In the decades between his conviction and the time his case came to public notice again in August 1963, he received only a single letter – a four-line note from his brother in June 1904 – and two visitors: a friend in 1904, and a newspaper reporter in 1963.Honeck, a telegraph operator and the son of a wealthy dealer in farm equipment, was 21 years old when he was arrested in Chicago in September 1899 for the killing of Walter F. He and another man, Herman Hundhausen, had gone to Koeller’s room armed with an eight-inch bowie knife, a sixteen-inch bowie knife, a silver-plated case knife, a .44 caliber revolver, a .38 caliber revolver, a .22 caliber revolver, a club, and two belts of cartridges.
Certainly there are cases of prisoners who were eventually judged sane by those charged with caring for them who nonetheless remained behind bars, whether for political reasons or simply to guarantee public safety.Combine mental illness with a major crime committed in a felon’s youth, then, and you have the recipe for an exceptionally long spell inside.Being sent to a secure hospital, rather than a prison, means that a convict is likely to enjoy more comfortable conditions, or at least a considerably laxer regime, than he would do if he was in prison.But it also places him beyond the reach of the parole system, and there’s often a presumption that somebody deranged enough to have committed violent crimes might do the same again if they are ever released – irrespective of their doctors’ judgement.During the car trip from Chester to St Louis, Honeck said, ‘Why, we must be going 35 miles an hour.’ The driver, Warden Ross Randolph, answered, ‘Actually, Richard, we’re going 65.’ Later, on the jet, Honeck remarked, ‘I travelled faster in that car today than I ever had in my life, and now we’re going almost 10 times that fast – and six miles up in the air, too.’” Honeck was met at San Francisco airport by his niece, Mrs Clara Orth, who had been alerted to his extraordinary story by Poos’s original news report.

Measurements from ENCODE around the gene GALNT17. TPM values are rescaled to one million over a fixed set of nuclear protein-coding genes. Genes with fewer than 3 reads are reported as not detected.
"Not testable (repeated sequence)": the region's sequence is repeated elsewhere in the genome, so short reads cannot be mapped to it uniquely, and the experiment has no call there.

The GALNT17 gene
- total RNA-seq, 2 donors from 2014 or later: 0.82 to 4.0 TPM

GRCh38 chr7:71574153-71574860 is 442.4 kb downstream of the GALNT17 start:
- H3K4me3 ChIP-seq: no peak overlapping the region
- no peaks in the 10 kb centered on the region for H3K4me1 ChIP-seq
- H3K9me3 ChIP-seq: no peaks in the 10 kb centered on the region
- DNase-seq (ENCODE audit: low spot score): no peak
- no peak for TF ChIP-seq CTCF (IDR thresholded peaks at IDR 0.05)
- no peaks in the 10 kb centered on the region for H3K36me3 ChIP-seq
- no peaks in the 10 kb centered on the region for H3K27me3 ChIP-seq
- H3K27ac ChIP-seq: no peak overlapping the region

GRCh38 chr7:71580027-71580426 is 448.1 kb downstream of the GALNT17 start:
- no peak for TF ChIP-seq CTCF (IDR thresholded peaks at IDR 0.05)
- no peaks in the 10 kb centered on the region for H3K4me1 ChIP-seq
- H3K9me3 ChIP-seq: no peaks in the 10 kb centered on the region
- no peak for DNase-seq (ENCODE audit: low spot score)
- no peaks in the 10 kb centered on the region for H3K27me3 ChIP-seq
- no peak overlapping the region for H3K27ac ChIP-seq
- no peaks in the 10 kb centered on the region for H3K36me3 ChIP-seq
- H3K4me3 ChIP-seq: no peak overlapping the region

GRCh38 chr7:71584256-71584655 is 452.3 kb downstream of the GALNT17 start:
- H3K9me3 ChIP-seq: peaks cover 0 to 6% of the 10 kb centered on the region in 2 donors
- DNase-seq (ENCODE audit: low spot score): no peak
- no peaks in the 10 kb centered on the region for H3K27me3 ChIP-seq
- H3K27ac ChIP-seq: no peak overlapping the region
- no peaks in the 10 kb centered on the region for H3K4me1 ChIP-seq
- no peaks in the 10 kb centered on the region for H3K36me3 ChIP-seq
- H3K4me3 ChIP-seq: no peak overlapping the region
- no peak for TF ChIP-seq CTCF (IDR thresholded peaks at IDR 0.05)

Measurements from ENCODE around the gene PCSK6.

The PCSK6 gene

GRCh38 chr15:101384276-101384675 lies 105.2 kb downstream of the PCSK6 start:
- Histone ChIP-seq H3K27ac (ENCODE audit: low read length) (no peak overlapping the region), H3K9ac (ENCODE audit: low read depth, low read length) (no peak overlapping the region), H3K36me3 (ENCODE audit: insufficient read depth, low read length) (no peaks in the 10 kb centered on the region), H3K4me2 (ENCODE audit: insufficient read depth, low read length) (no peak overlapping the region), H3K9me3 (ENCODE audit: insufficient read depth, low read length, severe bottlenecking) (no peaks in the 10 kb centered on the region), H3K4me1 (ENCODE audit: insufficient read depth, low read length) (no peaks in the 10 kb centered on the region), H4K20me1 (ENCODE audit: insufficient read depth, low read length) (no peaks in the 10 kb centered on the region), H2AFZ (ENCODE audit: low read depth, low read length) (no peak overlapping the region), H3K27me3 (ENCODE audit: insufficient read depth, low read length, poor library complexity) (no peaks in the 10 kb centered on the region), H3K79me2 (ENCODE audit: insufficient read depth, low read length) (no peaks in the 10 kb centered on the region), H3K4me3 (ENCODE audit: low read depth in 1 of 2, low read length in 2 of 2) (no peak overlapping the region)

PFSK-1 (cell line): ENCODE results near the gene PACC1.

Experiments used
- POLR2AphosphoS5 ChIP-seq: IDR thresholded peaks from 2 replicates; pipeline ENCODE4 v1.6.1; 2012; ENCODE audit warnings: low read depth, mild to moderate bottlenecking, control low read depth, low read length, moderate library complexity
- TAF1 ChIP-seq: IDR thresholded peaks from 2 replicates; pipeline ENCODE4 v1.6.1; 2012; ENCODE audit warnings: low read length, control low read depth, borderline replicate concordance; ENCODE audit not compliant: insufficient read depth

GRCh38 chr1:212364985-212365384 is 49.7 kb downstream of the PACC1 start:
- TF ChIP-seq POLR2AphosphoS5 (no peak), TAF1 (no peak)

She had quit her job to care for her uncle, selling her one-bedroom trailer home and buying another in Oregon which had two bedrooms for them (St Petersburg Orth – who was Honeck’s sister’s daughter – had some family memories to recount as well.
“There must be an awful lot of traffic now, and people, compared with what I remember.” ( Poos got the chance to find out whether he was right when he accompanied the “sprightly” 84-year-old Honeck after his release as he was escorted to St Louis airport to catch a flight to San Francisco.
“The old man,” he wrote, “was visibly amazed at the progress that had passed him by while he sat behind prison bars.
Poos noted that after his initial article was published in the papers, the aged murderer received a mailbag of 2,000 letters, including a proposal of marriage from a woman in Germany, offers of employment, and gifts of money in sums ranging from down to 25 cents.
Honeck, who was permitted under prison rules to answer one letter per week, observed: “It’ll take a long time to deal with these.” Honeck spent the first years of his sentence in Joliet Prison, where in 1912 he stabbed the assistant warden with a hand-crafted knife.
Her mother had died a couple of years after Honeck went to jail, and her widowed father sent her to Hermann to live with her grandfather, Honeck’s father, and an aunt.